As I described earlier, the surrealistic mix of nightmares, waking dreams and hallucinations provides no shortage of crazy happenings and horrifying visuals — this in addition to some real-life body horror. There’s also a scary sense of isolation of being a lone outsider in a strange and hostile land. Even though Dennis manages to find allies in a local doctor Marielle Duchamp (Cathy Tyson), witch doctor “Mozart” (Brent Jennings), and flashy voodoo priest Lucien Celine (Paul Winfield), they can afford him little protection — on the contrary, they are imperiled for helping him.

With its white protagonist in an exotic land and horror-driven take on voodoo and magic, the film could easily have fallen into racist “ooga booga” stereotypes, but the inclusion of Haitian allies — including voodoo practitioners — help deflect such negativity. Additionally, some glimpses of the more serene sides of Haitian culture, such as a mass pilgrimage to a beautiful waterfall, also help to balance the savagery (author Wade Davis cites this scene as his favorite, and the closest in keeping with his book’s theme of celebrating rather than vilifying voodoo culture).

This is where I would usually mention the things I didn’t like about the film, but I have no real complaints. A common criticism is Bill Pullman’s narration, but I found that it drove home the “true story” angle and filled in some points that may have been confusing otherwise. Jarringly surreal, expertly shot and directed, and steeped in an exotic real world that exists beyond our doorstep, The Serpent And The Rainbow is not only a great horror film, but possibly even Wes Craven’s best, and that’s coming from a huge fan of the Nightmare On Elm Street series. Highly recommended.

The Package

The Serpent And The Rainbow hits Blu-ray in a lovingly made new edition from Scream Factory, where it joins other Craven films Deadly Blessing, Swamp Thing, The People Under The Stairs, and Shocker. The disc fittingly opens with a dedication to Craven.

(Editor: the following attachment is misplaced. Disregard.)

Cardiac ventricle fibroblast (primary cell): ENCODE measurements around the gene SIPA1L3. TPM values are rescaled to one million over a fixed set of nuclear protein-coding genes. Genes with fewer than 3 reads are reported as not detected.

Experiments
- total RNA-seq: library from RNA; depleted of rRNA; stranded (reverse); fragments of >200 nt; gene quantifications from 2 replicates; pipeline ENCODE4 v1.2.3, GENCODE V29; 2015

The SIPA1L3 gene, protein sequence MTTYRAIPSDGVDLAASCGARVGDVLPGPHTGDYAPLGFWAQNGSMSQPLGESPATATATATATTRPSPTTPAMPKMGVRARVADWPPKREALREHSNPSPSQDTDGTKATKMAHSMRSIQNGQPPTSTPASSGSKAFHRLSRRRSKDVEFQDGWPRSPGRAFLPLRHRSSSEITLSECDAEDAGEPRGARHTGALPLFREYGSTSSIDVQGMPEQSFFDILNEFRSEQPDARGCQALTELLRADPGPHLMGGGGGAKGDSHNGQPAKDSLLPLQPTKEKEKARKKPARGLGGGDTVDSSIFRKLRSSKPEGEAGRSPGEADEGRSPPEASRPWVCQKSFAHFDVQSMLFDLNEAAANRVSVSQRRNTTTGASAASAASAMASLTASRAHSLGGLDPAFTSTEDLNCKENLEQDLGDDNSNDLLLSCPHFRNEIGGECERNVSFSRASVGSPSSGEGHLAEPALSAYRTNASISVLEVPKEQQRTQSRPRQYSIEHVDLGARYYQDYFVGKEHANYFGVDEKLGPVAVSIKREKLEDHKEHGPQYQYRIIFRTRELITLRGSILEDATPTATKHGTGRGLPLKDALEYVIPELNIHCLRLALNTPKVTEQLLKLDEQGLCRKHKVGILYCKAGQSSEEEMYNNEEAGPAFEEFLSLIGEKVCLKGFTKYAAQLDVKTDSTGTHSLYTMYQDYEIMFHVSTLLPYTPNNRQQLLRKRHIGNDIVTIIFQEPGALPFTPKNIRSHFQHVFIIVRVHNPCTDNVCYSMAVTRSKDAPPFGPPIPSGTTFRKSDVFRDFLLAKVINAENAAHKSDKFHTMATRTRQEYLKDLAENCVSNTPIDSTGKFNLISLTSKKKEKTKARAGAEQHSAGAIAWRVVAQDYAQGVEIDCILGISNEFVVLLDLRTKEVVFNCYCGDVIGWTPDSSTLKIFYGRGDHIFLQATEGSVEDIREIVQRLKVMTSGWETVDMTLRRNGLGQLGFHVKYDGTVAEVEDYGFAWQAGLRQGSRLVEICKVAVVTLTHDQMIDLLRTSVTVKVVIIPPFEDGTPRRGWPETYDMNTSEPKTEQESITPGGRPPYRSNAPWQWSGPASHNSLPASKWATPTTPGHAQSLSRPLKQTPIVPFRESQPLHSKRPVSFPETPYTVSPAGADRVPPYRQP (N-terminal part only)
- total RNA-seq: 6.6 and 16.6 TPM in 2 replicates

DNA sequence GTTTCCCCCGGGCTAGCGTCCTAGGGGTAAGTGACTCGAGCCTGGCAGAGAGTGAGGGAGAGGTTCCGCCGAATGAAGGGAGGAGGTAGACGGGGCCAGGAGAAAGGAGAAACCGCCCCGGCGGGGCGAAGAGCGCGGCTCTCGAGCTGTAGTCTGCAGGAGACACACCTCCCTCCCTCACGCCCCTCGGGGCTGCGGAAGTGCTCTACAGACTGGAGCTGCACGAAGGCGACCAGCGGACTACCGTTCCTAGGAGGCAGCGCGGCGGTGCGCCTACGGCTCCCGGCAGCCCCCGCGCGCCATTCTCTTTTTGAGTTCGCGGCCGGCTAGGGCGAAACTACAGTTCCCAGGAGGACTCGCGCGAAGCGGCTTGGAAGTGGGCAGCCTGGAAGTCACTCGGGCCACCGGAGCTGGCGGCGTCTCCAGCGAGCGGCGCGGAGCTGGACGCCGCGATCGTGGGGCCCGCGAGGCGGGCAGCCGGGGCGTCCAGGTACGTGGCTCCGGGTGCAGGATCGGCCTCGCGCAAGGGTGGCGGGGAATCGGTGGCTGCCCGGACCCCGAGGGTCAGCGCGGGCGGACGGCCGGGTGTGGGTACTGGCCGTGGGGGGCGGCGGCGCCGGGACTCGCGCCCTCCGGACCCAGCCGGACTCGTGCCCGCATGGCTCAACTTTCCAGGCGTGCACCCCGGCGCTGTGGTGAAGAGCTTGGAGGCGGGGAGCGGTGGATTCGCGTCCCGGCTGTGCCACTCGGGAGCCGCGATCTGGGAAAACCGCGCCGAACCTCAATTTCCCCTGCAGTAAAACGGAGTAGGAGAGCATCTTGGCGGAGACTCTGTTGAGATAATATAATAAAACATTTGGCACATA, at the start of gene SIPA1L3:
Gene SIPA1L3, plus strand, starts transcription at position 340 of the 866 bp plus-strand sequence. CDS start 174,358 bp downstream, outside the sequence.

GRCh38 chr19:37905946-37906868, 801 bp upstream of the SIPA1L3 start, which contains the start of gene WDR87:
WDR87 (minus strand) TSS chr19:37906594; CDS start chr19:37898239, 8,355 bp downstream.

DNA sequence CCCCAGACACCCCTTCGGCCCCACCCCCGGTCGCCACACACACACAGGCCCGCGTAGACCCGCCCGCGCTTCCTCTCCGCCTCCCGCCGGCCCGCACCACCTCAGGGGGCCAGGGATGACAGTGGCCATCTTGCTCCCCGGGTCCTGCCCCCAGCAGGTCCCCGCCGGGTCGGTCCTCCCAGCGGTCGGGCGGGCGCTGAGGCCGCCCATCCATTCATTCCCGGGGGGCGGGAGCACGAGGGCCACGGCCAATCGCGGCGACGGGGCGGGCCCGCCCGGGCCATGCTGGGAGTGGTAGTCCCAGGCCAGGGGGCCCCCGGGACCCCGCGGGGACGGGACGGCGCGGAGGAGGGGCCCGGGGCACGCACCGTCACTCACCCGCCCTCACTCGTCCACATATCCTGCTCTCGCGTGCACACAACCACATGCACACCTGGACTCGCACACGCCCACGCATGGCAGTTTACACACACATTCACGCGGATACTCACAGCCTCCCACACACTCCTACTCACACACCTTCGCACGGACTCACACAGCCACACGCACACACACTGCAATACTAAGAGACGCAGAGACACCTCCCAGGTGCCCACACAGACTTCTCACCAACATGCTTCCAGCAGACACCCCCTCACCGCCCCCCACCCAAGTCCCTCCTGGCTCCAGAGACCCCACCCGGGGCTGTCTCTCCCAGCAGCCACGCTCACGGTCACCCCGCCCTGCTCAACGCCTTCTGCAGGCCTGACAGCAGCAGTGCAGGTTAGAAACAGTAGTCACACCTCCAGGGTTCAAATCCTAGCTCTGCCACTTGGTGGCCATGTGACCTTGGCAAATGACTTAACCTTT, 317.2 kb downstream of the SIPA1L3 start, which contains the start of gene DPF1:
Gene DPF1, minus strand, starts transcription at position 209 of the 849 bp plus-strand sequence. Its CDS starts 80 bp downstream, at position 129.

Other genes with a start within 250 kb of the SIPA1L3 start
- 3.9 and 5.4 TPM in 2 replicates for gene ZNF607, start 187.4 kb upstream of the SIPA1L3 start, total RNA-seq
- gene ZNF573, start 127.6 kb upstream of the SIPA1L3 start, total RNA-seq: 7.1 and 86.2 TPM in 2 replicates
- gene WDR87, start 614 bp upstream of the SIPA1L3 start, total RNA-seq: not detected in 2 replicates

The package features a reversible cover featuring new artwork and the classic poster design. My copy also came with a slipcover with the newer art.

Special Features and Extras

Audio Commentary with Bill Pullman (53:28)
 Great audio interview with Bill Pullman, who calls the making of the film his biggest adventure. It’s worth noting that Bill only had a small window of availability — the commentary clocks in at a little under an hour, after which point the movie’s normal audio resumes.

The Making Of The Serpent And The Rainbow (23:57)
 A very interesting look at the making of the film, which sounds as if it was nearly as weird and perilous as the film itself. Features cinematographer John Lindley, author Wade Davis, and father-son FX team Lance and Dave Anderson. Also some audio from Bill Pullman, which is pulled from his commentary. Some of the highlights include Wade comparing the film with the book, Craven and Wade’s desire to make a more mainstream political drama along the lines of The Year Of Living Dangerously (while the studio mandated a horror movie), and various descriptions of the actual batshit insanity of the things they experienced in Haiti and the reality driving the fiction.

Theatrical Trailer (1:23)

TV Spot (0:31)

Photo Gallery (5:10)

A/V Out.

Get it at Amazon:
 [Blu-ray] | [DVD] | [Instant]